The European countries included in this cluster include, in rank order, are Spain, Czech Republic, Italy, Russia, Portugal, Greece, Ireland, Hungary and Poland. Common across all these countries, with the exception of Russia, is a greater level of civil society readiness vis-a-vis the readiness of government or entrepreneurs, and a lower level of perceived social impact from open data. This low level of government readiness may reflect the absence of a substantive OGD initiative, as in Poland, or may identify contexts where initiatives are established, but are progressing relatively slowly when compared to the rest of Europe, such as in Spain. In this group, the Czech Republic has seen the strongest growth in its overall ODB score, with efforts underway to embed open data in government, including a proposed draft amendment to embed open data concerns and develop a cross-governmental policy on open data in the country’s Freedom of Information Bill.

The picture in Russia is shaped by the increased availability of a number of datasets, boosting its implementation scores, while government and civil society readiness to benefit from open data has seen a marginal decrease, matched by decreases in social and political impact.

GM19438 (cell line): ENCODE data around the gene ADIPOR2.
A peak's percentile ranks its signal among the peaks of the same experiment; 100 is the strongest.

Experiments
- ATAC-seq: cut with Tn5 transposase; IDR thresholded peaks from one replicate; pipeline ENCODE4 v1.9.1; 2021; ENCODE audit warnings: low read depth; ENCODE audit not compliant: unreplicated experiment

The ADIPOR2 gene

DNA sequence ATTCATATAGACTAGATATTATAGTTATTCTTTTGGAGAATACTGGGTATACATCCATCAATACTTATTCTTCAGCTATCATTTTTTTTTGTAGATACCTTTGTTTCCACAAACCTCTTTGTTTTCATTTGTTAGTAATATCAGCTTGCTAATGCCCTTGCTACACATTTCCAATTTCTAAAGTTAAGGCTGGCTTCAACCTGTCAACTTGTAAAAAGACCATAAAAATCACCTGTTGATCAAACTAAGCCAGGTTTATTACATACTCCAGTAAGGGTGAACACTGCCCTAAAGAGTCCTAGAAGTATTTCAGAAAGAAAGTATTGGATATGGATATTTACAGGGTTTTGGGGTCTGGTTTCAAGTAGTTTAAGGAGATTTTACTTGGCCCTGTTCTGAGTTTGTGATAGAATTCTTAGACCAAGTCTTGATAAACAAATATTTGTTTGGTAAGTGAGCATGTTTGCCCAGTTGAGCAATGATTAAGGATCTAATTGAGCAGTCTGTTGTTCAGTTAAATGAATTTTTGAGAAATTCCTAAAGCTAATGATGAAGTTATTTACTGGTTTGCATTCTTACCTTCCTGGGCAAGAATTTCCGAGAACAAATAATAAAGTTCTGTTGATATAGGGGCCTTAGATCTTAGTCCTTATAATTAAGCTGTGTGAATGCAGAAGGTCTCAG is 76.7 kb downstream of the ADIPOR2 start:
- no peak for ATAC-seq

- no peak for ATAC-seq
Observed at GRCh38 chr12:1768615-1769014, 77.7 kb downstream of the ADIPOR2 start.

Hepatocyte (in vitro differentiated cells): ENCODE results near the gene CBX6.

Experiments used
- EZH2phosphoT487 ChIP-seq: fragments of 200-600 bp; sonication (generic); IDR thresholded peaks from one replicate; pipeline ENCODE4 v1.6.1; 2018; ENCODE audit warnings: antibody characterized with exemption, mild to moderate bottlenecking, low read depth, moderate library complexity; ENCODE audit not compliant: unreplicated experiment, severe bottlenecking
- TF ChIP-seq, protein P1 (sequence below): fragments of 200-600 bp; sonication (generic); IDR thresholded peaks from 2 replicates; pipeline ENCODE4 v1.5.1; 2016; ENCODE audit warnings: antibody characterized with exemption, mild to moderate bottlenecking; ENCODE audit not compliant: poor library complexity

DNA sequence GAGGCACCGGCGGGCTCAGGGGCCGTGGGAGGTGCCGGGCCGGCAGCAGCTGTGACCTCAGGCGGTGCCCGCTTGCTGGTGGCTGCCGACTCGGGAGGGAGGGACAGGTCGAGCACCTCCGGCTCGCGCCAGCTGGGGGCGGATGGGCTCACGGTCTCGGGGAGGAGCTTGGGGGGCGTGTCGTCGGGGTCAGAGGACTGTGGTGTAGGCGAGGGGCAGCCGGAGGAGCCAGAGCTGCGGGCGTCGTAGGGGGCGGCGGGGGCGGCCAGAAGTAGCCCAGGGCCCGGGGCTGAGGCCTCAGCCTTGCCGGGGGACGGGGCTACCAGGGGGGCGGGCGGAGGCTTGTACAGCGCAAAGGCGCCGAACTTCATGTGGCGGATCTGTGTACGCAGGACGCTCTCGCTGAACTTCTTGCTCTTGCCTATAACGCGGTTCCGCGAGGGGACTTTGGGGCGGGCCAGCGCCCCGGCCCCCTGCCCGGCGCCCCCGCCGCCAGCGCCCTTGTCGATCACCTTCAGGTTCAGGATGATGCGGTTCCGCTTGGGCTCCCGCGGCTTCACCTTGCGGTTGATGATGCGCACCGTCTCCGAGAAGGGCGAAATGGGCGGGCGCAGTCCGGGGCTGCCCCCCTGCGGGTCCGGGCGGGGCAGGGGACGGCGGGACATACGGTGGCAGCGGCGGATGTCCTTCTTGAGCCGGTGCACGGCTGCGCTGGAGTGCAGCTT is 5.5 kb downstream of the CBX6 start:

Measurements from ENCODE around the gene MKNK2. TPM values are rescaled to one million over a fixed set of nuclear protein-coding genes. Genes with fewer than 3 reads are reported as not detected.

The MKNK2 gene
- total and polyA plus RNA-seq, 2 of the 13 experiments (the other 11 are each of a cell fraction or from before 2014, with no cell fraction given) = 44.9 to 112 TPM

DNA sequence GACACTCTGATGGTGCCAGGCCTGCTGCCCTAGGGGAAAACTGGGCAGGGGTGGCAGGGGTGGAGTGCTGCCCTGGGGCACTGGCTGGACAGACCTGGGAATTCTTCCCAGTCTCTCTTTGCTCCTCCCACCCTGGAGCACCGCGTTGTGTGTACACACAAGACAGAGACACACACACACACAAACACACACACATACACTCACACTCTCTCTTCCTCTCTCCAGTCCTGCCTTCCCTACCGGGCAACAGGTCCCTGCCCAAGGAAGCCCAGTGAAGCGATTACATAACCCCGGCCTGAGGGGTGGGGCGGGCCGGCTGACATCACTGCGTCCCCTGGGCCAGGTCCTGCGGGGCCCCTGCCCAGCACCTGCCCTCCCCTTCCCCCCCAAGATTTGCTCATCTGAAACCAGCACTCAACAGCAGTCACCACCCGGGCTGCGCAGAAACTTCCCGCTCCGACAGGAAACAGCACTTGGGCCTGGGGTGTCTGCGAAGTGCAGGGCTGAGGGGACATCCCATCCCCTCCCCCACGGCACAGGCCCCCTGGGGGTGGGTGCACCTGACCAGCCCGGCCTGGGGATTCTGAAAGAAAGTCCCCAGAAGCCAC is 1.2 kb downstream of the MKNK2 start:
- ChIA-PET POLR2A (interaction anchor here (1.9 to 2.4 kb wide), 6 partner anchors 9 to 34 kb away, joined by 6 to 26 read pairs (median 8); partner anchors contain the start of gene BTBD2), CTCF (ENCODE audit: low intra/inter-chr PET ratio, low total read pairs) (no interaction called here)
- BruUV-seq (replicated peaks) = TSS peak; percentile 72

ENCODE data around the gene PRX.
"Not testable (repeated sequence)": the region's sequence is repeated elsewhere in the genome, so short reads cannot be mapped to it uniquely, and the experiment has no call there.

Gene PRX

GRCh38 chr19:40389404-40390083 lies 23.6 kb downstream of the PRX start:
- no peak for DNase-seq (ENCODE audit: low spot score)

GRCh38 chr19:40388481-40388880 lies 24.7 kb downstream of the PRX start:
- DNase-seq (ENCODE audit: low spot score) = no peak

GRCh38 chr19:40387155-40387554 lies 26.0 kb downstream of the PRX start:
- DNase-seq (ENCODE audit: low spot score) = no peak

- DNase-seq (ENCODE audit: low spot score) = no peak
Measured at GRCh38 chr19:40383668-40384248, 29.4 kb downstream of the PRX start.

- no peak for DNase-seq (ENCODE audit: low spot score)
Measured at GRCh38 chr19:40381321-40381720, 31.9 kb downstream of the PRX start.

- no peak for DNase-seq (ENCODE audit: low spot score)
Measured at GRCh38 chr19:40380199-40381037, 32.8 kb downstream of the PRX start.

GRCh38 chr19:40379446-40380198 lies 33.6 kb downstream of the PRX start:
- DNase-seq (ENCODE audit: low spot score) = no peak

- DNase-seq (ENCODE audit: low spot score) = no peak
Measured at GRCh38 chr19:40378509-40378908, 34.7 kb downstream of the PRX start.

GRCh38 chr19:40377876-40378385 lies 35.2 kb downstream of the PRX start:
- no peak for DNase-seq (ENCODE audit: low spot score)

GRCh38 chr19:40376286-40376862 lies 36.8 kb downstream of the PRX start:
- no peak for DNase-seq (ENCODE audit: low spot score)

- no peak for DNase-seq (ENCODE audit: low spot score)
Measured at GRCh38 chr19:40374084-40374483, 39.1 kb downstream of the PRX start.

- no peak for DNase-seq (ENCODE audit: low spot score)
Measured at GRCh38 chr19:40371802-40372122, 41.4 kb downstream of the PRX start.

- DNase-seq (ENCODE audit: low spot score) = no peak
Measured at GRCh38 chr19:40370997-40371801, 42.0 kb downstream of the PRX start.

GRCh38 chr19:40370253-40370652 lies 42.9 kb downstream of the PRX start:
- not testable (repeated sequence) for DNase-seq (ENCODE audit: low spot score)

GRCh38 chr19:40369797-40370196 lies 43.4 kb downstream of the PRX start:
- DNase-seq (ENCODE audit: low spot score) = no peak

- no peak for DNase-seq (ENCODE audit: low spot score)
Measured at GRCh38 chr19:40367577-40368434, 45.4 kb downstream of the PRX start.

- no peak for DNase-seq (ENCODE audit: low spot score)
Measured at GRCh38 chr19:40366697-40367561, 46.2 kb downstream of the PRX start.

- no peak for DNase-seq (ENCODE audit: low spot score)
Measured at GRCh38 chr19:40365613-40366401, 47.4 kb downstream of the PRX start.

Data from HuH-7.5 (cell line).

Among Asian countries in this cluster, both India and the Philippines have seen only small changes in their ODB scores. This result is somewhat surprising given the launch of an OGD initiative in the Philippines in January 2014, and India’s ongoing OGD initiative. However, the ODB survey suggests the increase in readiness in the Philippines has been offset by slow progress translating readiness into core dataset availability and impacts over the last year. This highlights the potential lag time between initiatives and their effects. In India, the 2012 National Data Sharing and Accessibility Policy19 and early engagement efforts around the data portal do not appear to have been extended, and open data remains a niche subject that has not yet reached the awareness of most of the potential users.

High capacity

Each of the countries in the high-capacity cluster has observed some impacts from open data over the last year, and the general trend is towards increased readiness and implementation of open data. However, examining the rankings, a number of countries stand out from the general trend, with either substantial ranking gains or falls.

France enters the top five, rising six places from their tenth place ranking in 2013 to a fourth place ranking this year. In May 2014, France announced it would be the first European country to appoint a Chief Data Officer20, responsible for:

  • Better organising the flow of data within the economy and within the administration - while also respecting privacy and legal restrictions on data sharing;
  • Ensuring the production or acquisition of key data;
  • Launching experiments to inform public decision making; and